Digital Transformation » Why CFOs shouldn’t focus on just finances in 2024

Why CFOs shouldn't focus on just finances in 2024

One word to describe 2024? Uncertainty. That’s according to Statista’s 2024 in Finance webinar, which pointed to a perfect storm of inflation, interest rates and geopolitics in the year ahead.

Despite inflation falling across Europe towards the end of 2023, it is too early for businesses to think they’ll have an easy ride of it. Plus with more than 50 countries potentially having national elections this year, there are certain to be a lot of changing policies to contend with.

So, how do businesses – and especially finance teams – react and fulfil their growth ambitions this year? Well, bear with me here, but one way could be to focus on even more than just finances.

The biggest expectations for CFOs in 2024

Almost all (98%) of business decision makers think the role of the CFO has changed, crossing over into business areas that include marketing, operations, compliance and technology innovation. It might therefore seem like a bad idea to add more responsibility into the equation. But in 2024, CFOs won’t necessarily have a choice.

Below, I dive into the key areas of focus popping up for CFOs in the year ahead. And explore what they involve, what CFOs need to do to prepare and why these new factors could even be good news for businesses.

Non-financial reporting

First of all, ESG (environmental, social and governance) reporting is going to become a major focus area for companies in 2024. As we approach the halfway mark in the decade, we’re reminded of the global ambition to achieve a 45% reduction in emissions by 2030 and reach net zero by 2050.

Not to mention our responsibility to build businesses fit for the future and socially responsible. The significance of this means that governments, regulators and stakeholders everywhere are cranking up the pressure on businesses to show compliance and purpose.

For business leaders, 2024 will mean having to apply the rules for the first time this financial year to feed into reports in 2025. So, where do businesses start? Well, despite ESG reporting having very little to do with finances, leaders should look to their CFOs.

This is because their skill sets are widely applicable to this form of non-financial reporting, with Deloitte, for instance, putting it down to the four faces of CFOs: catalyst, strategist, steward and operator.

Whether setting KPIs, implementing an ambitious strategy or stamping out miscommunication and a lack of transparency (e.g. greenwashing), CFOs are a perfect fit for this type of role.

Artificial intelligence

We mentioned earlier that technology innovation is one of the key focus areas for CFOs. This is because they have a comprehensive understanding of ROI, and at a time when businesses can be guilty of splurging tech budgets on multiple tools, CFOs can ensure investment delivers results.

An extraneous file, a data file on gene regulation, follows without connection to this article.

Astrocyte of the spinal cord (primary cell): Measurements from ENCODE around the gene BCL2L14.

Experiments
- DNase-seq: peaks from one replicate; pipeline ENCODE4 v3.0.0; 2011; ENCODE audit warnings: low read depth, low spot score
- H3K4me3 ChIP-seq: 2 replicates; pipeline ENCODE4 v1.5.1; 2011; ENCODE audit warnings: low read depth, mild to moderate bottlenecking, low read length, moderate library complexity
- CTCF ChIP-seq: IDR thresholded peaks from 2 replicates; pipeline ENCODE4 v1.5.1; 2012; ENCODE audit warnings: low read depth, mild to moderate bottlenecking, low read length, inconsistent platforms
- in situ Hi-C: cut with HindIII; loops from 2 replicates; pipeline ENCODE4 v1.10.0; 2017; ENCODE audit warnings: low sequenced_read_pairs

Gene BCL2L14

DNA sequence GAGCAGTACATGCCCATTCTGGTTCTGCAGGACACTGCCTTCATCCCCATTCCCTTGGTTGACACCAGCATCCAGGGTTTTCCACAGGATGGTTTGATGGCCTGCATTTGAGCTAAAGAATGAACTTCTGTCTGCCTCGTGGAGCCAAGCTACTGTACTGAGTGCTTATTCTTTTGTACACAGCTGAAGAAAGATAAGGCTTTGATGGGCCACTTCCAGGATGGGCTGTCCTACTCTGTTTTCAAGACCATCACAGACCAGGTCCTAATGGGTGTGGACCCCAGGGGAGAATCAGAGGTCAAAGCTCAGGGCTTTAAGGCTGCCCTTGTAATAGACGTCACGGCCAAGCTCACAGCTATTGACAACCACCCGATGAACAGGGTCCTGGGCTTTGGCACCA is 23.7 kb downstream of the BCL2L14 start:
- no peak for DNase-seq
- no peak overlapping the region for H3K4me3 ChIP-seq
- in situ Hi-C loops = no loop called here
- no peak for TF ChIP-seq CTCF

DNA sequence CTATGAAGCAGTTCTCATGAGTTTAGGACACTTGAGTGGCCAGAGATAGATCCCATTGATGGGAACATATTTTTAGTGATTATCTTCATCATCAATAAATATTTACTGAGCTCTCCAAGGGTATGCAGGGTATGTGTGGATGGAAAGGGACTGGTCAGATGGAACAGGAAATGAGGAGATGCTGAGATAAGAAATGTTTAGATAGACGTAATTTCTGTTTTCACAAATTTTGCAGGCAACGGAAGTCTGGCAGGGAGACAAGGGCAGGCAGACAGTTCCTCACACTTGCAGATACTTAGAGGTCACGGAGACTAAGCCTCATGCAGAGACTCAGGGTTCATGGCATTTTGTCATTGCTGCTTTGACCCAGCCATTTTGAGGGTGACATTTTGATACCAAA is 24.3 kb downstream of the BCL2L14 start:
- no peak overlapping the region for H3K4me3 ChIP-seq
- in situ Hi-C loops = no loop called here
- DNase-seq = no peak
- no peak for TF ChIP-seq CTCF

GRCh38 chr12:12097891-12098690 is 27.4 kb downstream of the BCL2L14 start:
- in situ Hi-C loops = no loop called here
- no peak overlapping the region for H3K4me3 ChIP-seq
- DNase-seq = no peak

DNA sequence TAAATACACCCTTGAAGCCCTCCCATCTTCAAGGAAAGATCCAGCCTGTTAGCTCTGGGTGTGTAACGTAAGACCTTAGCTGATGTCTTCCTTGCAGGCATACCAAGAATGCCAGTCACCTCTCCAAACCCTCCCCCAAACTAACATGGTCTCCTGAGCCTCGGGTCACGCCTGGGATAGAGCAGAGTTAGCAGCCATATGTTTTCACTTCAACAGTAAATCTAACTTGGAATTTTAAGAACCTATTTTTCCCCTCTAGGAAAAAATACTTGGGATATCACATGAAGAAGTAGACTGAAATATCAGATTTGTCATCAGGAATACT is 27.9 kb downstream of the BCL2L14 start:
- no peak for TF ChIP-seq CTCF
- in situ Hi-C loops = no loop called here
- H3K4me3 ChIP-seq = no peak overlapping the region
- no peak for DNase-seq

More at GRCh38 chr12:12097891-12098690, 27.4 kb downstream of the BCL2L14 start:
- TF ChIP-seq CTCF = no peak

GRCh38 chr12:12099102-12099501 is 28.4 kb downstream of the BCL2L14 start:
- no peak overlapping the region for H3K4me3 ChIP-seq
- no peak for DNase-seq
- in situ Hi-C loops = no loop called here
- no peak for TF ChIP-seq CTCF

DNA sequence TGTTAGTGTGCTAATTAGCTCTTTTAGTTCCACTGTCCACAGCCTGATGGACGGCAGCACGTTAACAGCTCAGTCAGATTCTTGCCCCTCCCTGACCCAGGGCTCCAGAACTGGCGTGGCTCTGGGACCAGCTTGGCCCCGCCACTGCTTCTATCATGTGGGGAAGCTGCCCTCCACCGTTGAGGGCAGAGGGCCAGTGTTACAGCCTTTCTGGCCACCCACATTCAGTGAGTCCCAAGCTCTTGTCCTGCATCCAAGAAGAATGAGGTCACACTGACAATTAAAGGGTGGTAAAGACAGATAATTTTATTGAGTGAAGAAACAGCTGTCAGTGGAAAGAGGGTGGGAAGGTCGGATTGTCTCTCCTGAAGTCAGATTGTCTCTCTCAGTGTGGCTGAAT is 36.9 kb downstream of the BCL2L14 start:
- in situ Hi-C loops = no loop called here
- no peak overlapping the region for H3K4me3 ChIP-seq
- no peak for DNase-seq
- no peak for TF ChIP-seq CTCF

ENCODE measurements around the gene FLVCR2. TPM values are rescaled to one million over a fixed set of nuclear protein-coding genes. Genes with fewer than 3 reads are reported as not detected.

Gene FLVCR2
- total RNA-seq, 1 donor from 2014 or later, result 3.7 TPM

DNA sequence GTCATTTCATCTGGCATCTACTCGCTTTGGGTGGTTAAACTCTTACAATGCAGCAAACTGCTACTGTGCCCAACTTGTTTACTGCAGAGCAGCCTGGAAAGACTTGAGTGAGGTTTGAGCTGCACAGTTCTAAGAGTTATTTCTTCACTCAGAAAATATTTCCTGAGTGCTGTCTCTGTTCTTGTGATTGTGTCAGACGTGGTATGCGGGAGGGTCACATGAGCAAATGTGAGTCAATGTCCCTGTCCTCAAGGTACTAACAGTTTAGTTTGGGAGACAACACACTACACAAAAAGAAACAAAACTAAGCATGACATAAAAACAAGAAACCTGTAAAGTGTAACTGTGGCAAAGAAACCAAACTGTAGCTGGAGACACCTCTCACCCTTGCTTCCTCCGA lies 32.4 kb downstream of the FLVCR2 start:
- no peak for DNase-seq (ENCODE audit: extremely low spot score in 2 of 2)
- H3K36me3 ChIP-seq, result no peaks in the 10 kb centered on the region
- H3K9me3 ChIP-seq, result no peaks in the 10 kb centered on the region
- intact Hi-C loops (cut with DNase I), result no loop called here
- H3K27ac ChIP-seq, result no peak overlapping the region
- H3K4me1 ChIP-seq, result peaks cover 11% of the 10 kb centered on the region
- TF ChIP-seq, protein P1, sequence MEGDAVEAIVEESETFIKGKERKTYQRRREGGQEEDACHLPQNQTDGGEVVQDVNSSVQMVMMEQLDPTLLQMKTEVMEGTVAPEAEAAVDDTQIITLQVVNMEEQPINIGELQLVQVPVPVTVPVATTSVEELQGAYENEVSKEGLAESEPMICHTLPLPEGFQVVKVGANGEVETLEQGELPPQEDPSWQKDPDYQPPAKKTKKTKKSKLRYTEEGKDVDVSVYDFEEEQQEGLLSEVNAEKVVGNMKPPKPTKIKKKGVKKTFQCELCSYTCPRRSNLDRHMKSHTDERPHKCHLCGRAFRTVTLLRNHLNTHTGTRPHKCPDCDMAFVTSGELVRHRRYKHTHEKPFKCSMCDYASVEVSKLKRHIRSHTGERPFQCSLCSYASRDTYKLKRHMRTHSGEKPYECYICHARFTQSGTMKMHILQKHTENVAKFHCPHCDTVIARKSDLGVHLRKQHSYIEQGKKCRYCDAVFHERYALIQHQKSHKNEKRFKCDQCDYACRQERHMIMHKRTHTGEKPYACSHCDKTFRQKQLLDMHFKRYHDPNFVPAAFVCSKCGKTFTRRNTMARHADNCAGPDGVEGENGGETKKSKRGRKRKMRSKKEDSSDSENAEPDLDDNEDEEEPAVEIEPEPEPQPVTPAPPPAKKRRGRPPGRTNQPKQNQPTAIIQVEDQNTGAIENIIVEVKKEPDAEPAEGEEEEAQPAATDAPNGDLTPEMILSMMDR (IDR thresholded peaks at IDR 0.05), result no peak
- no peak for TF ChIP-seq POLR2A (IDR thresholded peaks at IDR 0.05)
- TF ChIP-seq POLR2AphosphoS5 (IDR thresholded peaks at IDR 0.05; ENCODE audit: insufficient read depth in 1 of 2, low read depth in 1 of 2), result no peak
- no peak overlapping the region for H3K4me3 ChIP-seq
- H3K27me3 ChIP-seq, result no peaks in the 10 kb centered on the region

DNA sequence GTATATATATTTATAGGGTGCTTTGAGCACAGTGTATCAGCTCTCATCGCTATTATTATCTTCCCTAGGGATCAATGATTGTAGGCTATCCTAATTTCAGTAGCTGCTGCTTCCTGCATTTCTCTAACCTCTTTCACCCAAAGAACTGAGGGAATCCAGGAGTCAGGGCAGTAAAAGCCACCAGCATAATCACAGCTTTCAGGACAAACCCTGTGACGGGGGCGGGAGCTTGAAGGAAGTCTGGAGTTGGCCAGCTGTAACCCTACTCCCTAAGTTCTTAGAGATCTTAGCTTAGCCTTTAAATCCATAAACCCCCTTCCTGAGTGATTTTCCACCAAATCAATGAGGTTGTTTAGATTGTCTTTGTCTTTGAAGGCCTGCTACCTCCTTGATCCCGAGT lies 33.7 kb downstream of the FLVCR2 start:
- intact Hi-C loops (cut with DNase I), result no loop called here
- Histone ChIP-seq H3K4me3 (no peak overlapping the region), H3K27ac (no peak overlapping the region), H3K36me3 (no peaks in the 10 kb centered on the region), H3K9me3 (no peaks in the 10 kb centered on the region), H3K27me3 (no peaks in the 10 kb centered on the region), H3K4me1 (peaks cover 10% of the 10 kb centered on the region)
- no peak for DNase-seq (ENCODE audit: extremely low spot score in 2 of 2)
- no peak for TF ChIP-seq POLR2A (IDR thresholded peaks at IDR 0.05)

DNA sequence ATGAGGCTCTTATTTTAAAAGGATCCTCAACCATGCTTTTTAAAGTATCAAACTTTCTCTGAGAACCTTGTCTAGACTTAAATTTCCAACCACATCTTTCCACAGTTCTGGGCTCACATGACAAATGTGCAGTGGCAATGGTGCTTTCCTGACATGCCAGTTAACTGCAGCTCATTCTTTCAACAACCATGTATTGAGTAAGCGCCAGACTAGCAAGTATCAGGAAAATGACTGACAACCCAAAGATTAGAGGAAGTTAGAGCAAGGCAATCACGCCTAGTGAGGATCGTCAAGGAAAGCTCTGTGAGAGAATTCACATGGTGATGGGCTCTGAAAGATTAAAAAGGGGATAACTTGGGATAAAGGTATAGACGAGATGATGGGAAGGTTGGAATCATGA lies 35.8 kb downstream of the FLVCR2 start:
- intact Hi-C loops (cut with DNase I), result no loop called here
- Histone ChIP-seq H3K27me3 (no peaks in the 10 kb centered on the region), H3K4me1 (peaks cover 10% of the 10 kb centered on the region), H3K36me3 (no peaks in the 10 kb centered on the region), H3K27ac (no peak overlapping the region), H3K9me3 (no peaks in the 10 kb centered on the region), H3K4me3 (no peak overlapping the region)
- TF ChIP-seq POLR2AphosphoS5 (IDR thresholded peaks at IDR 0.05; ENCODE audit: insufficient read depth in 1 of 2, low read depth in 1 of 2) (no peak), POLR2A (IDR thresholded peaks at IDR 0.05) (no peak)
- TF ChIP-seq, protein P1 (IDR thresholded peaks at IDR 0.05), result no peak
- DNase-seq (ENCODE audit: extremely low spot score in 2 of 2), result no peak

This is easier said than done though, with PwC’s Pulse Survey showing how 88% of CFOs and other business executives say they struggle to capture value from their technology investments.

To address this, CFOs must work together with CIOs and CTOs, take a step back and think more strategically about tech investment.

This comes down to exploring different tools on the market, holding back on costly and lengthy subscriptions and thinking strategically about how to unlock more people power. For those CFOs looking for a place to start, there’s nowhere better than their own doorstep.

According to Pleo’s CFO Playbook for 2024, only 27% of businesses are confident about the introduction of AI (generative and otherwise) into their finance operations. By using the finance team as a testing ground, finance leaders can help tackle two of the biggest barriers to effective AI implementation – change management and education.

Preparing for an IPO

With expectations that some major central banks including the US Federal Reserve and the European Central Bank will start cutting interest rates this year, IPO is back on the agenda for a lot of businesses.

2023 was a relatively lean year for IPOs compared to 2022, but now businesses need to prepare themselves in readiness. CFOs go together with IPOs because they’re in a prime position to decide whether a company has everything in the right place – from establishing infrastructure, to having the right team, to maintaining financial analysis and forecasting, before finally starting and supporting the process.

As expected, going for an IPO is not your everyday task. It requires commitment, resilience and, in some cases, recruitment. But the CFO can make it a reality by sticking close to the CEO to form a C-suite power couple that can temper ambition with strategy and woo investors.

Realising your CFO potential

So how exactly do these three business behemoths translate to good news when leaders are already stretched in terms of time and resource? Firstly, instead of seeing these focus areas as another pile-on for your finance leaders, they should be seen as opportunities.

For instance, the opportunity to run a more sustainable and compliant business. The opportunity to harness the most powerful workplace technology since the internet. The opportunity to increase public awareness and your customer base.

But to seize each and every one, business leaders need to liberate their CFOs from the day-to-day of the finance team. For a role that’s already stretched to its limits, CFOs must delegate the busywork and admin they face on a daily basis – whether to AI or their wider teams. If not, it’ll be a challenge to achieve just one of the above, let alone all three.

In the year ahead, the focus for CFOs is set to change once again. But with the right preparation, you can ensure your company’s financial outlook is still 20/20.

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